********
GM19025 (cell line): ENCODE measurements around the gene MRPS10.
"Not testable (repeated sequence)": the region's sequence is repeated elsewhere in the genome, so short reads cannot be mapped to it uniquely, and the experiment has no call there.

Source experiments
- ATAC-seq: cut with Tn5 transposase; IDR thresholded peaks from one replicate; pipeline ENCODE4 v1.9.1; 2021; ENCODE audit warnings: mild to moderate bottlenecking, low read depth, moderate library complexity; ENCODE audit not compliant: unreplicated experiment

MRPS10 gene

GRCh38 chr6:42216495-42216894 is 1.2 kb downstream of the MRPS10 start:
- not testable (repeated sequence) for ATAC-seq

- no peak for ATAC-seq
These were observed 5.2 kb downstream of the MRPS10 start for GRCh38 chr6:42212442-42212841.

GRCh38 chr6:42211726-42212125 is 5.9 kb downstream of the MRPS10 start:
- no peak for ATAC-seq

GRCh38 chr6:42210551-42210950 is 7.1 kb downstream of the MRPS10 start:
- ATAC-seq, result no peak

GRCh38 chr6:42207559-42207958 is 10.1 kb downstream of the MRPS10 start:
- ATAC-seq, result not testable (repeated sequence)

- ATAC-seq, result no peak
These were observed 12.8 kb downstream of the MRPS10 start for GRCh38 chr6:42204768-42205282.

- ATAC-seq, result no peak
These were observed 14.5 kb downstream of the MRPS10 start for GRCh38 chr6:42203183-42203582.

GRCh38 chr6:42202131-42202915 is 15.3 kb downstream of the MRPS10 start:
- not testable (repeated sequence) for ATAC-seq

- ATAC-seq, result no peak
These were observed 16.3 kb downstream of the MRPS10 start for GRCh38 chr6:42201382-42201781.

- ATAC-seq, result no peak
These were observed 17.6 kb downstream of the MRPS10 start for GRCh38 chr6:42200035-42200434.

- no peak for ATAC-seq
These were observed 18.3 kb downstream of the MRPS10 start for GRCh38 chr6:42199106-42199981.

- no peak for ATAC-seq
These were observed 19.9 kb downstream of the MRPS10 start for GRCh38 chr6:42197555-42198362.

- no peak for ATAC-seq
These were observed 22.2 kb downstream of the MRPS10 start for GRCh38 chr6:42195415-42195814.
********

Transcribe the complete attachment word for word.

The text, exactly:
GM19025 (cell line): ENCODE measurements around the gene MRPS10.
"Not testable (repeated sequence)": the region's sequence is repeated elsewhere in the genome, so short reads cannot be mapped to it uniquely, and the experiment has no call there.

Source experiments
- ATAC-seq: cut with Tn5 transposase; IDR thresholded peaks from one replicate; pipeline ENCODE4 v1.9.1; 2021; ENCODE audit warnings: mild to moderate bottlenecking, low read depth, moderate library complexity; ENCODE audit not compliant: unreplicated experiment

MRPS10 gene

GRCh38 chr6:42216495-42216894 is 1.2 kb downstream of the MRPS10 start:
- not testable (repeated sequence) for ATAC-seq

- no peak for ATAC-seq
These were observed 5.2 kb downstream of the MRPS10 start for GRCh38 chr6:42212442-42212841.

GRCh38 chr6:42211726-42212125 is 5.9 kb downstream of the MRPS10 start:
- no peak for ATAC-seq

GRCh38 chr6:42210551-42210950 is 7.1 kb downstream of the MRPS10 start:
- ATAC-seq, result no peak

GRCh38 chr6:42207559-42207958 is 10.1 kb downstream of the MRPS10 start:
- ATAC-seq, result not testable (repeated sequence)

- ATAC-seq, result no peak
These were observed 12.8 kb downstream of the MRPS10 start for GRCh38 chr6:42204768-42205282.

- ATAC-seq, result no peak
These were observed 14.5 kb downstream of the MRPS10 start for GRCh38 chr6:42203183-42203582.

GRCh38 chr6:42202131-42202915 is 15.3 kb downstream of the MRPS10 start:
- not testable (repeated sequence) for ATAC-seq

- ATAC-seq, result no peak
These were observed 16.3 kb downstream of the MRPS10 start for GRCh38 chr6:42201382-42201781.

- ATAC-seq, result no peak
These were observed 17.6 kb downstream of the MRPS10 start for GRCh38 chr6:42200035-42200434.

- no peak for ATAC-seq
These were observed 18.3 kb downstream of the MRPS10 start for GRCh38 chr6:42199106-42199981.

- no peak for ATAC-seq
These were observed 19.9 kb downstream of the MRPS10 start for GRCh38 chr6:42197555-42198362.

- no peak for ATAC-seq
These were observed 22.2 kb downstream of the MRPS10 start for GRCh38 chr6:42195415-42195814.